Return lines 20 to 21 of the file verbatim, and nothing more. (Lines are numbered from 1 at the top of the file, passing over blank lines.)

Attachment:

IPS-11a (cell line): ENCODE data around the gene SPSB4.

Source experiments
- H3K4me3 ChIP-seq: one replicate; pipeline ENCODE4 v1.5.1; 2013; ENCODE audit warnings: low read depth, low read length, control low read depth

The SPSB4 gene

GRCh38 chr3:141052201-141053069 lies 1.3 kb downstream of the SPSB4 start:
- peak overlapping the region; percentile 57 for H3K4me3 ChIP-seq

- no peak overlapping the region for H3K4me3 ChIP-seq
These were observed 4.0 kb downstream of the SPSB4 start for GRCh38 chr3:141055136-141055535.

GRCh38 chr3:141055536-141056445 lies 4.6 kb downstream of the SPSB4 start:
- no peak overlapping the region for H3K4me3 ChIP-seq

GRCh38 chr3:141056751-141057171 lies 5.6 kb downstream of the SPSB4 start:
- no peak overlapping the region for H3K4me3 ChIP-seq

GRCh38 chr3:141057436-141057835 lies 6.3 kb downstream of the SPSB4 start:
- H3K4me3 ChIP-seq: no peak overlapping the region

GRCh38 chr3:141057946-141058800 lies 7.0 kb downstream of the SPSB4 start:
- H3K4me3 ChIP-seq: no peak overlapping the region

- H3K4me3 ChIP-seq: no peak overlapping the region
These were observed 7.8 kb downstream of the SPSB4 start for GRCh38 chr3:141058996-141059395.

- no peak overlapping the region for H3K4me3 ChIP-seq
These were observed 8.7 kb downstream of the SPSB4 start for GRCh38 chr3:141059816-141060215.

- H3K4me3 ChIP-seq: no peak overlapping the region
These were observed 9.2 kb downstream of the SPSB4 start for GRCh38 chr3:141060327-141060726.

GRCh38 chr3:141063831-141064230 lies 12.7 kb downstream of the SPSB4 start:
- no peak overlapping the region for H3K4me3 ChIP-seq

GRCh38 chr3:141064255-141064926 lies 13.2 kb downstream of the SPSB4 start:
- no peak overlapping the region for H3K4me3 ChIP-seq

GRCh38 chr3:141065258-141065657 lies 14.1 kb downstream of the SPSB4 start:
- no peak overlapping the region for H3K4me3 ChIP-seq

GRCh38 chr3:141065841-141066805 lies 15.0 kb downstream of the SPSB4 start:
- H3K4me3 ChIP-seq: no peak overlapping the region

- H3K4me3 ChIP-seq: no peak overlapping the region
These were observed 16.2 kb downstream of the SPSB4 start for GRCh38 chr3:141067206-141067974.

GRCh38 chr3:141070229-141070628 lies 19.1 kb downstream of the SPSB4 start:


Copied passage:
These were observed 8.7 kb downstream of the SPSB4 start for GRCh38 chr3:141059816-141060215.

- H3K4me3 ChIP-seq: no peak overlapping the region